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September 13, 2004 1 3 p.m. Oliver Pollock Room Galvez Building 602 N. Fifth Street Baton Rouge, LA 70802 - PowerPoint PPT Presentation


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September 13, 2004 1—3 p.m. Oliver Pollock Room Galvez Building • 602 N. Fifth Street • Baton Rouge, LA 70802. LOUISIANA DEPARTMENT OF ENVIRONMENTAL QUALITY SEMINAR TO DISCUSS MERCURY IN LOUISIANA.

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September 13, 2004

1—3 p.m.

Oliver Pollock Room

Galvez Building • 602 N. Fifth Street • Baton Rouge, LA 70802

LOUISIANA DEPARTMENT OF ENVIRONMENTAL QUALITY SEMINAR TO DISCUSS MERCURY IN LOUISIANA

  • WELCOME: DR. MIKE MCDANIEL, SECRETARYWhat mercury is, how it gets in the environment and why it is a nationwide problem

  • HISTORY: ALBERT HINDRICHSHistory and progress of DEQ’s Mercury Program

  • AIR: JIM ORGERONMercury in air emissions: Industrial sources

  • WATER: CHRIS PIEHLERContributions from waste water and methylation; impacts

  • CONSUMER PRODUCTS AND RECYCLING: JOHN ROGERSThermostats, thermometers and recycling aspects of mercury products

  • LAND: BILL SCHRAMMManometers and remediation

  • QUESTION & ANSWER SESSION – SPEAKER PANEL

  • SIGN UP FOR DISCUSSION GROUPS


Mercury in the environment defining the problem mike d mcdaniel ph d secretary ldeq l.jpg

Mercury in the EnvironmentDefining the ProblemMike D. McDaniel, Ph.D.SecretaryLDEQ


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What is Mercury?

  • Physical/Chemical Properties:

  • Mercury is a silver-white, heavy, mobile, liquid metal. Solid mercury is tin-white.

  • Melting point is -38.9 C; boiling point is 356.7 C.

  • Specific gravity (density) is 13.5 at 25 C.

  • Slightly soluble in water (0.06g/l of water at 25 C).

  • Vapor pressure = 2x10-3 mm Hg at 25 C; volatilization from water and soil is significant.

  • Synonyms: liquid silver, quicksilver, hydragyrum, colloidal mercury.

  • Mercury can exist in several forms (elemental, inorganic compounds, organic compounds).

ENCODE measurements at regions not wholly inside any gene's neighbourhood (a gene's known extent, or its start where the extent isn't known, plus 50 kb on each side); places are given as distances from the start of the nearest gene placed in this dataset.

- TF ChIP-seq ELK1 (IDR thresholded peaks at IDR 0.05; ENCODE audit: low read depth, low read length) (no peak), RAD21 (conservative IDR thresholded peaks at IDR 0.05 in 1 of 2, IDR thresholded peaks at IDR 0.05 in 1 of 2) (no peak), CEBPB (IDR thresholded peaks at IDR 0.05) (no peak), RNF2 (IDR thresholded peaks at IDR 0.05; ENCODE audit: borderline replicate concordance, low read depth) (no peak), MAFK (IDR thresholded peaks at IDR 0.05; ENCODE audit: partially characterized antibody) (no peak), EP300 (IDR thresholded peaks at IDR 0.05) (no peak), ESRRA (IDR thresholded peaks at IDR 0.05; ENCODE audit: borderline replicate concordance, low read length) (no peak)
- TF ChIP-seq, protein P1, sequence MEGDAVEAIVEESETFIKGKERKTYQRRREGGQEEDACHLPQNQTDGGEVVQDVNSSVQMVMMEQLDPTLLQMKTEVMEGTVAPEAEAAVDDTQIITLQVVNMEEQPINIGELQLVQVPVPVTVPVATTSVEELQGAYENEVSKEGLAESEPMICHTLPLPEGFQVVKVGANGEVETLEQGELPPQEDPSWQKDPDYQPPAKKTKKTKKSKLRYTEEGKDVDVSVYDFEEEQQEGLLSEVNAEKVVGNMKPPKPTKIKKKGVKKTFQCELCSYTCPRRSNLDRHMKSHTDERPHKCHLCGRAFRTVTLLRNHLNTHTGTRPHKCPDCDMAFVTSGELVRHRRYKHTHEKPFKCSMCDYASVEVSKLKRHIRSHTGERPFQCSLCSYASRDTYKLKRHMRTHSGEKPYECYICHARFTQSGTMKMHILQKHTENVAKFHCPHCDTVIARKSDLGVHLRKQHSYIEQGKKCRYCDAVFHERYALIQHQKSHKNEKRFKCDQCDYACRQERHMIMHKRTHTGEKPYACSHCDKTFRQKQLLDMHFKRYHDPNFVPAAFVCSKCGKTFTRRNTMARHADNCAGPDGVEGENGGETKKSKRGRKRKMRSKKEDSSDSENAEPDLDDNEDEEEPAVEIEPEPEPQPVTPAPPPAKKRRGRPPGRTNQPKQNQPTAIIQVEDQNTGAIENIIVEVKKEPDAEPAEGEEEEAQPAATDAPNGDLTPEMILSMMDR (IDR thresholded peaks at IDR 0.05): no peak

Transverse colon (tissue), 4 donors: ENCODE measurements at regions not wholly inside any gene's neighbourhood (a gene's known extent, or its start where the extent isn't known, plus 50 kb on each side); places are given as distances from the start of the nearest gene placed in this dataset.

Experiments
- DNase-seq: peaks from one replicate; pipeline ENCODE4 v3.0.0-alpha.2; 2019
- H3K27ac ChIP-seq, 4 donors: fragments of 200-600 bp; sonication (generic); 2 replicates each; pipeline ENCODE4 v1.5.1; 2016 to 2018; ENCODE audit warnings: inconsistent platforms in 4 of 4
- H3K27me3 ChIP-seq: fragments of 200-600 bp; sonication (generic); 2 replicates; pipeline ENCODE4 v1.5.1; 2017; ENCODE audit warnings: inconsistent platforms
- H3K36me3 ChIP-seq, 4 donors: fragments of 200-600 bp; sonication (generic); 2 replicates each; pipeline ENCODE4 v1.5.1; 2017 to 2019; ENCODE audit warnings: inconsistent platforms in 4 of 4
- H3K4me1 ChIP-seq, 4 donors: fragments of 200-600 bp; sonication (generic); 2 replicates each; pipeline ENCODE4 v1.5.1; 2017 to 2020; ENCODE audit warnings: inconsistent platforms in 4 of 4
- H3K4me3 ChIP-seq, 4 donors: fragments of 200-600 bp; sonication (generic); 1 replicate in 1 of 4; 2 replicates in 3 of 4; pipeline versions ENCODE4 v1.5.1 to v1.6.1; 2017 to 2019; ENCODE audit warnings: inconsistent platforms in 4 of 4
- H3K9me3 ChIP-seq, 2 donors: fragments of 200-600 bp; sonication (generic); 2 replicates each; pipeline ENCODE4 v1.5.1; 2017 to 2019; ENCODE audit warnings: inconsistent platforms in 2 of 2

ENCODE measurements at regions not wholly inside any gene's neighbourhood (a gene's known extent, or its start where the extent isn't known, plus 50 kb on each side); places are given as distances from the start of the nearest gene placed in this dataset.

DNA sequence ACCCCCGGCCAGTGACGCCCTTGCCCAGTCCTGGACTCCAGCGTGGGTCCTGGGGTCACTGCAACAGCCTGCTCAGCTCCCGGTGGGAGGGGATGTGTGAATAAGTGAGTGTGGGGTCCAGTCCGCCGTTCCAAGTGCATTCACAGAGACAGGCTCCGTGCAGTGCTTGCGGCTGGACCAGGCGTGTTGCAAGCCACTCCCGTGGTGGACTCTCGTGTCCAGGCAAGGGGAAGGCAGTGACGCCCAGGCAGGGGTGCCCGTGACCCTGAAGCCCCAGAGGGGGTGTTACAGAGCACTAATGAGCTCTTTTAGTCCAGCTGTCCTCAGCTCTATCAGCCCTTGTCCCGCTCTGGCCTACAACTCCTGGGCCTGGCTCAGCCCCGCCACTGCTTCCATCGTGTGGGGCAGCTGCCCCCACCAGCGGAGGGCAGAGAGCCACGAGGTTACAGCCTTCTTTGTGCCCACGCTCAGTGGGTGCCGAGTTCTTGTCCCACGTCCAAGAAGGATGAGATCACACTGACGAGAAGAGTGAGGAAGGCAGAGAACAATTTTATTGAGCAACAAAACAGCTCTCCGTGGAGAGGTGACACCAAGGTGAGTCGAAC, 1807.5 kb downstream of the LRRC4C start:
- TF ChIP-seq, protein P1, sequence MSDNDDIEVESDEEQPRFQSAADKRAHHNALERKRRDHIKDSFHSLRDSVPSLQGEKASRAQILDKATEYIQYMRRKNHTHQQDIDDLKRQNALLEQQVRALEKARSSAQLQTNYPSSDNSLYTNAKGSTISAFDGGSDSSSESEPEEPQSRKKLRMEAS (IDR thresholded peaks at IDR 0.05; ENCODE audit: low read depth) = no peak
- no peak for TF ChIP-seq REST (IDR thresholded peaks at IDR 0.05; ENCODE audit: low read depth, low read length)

• It is an extremely useful compound as it conducts electricity, can be used to measure temperature and pressure, and easily forms alloys with other metals.


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Mercury in the Environment

  • Natural Sources:

  • The major source of mercury in the environment is the natural degassing of the earth’s crust in the range of 25,000 to 150,000 tons of mercury per year.

  • Mercury is a trace component of many minerals. The important commercial ore is cinnabar, but mercury is also found in limestone, calcareous shales, sandstone, serpentine, chert andesite, and others. Continental rock averages about 80 ppb. Coal and lignite contain mercury at 100 ppb and higher.


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Mercury in the Environment

  • Man-Made Sources:

  • Nearly 8 million pounds of mercury were produced in the U.S. in 1986.

  • A 1983 inventory estimated that about 2 million pounds of mercury were lost from operations related to atomic bomb development at Oak Ridge, TN. Most of this mercury is believed to have volatilized into the atmosphere, but much remains within the Oak Ridge facilities and in downstream reservoir sediments.

  • According to EPA, U.S. man-made emissions of mercury declined from 220 tons per year in 1990 to about 120 tons in 1999.

  • Mercury has been used extensively in agricultural applications of pesticides and fungicides.

  • Phenyl mercuric compounds were used extensively as slimicides in paper mills.

  • Mercury containing manometers used extensively at gas line metering stations (25,000 – 30,000) throughout the state.


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Mercury in the Environment

Man-Made Sources Continued:

Dental amalgams

Medical devices

Pharmaceuticals

Fluorescent light bulbs

Convenience switches

Cosmetics

Wood treatment

Toys

Shoes

Cleaning supplies

Mirrors

Laxatives

Combustion of coal and lignite

Chlor-alkali plants

Gold mines

Metal refining

Metal smelters

Industrial catalysts

Cement manufacture

Wastewater treatment sludge

Waste incinerators

Batteries

Paints



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Mercury in the Environment

  • Environmental Fate: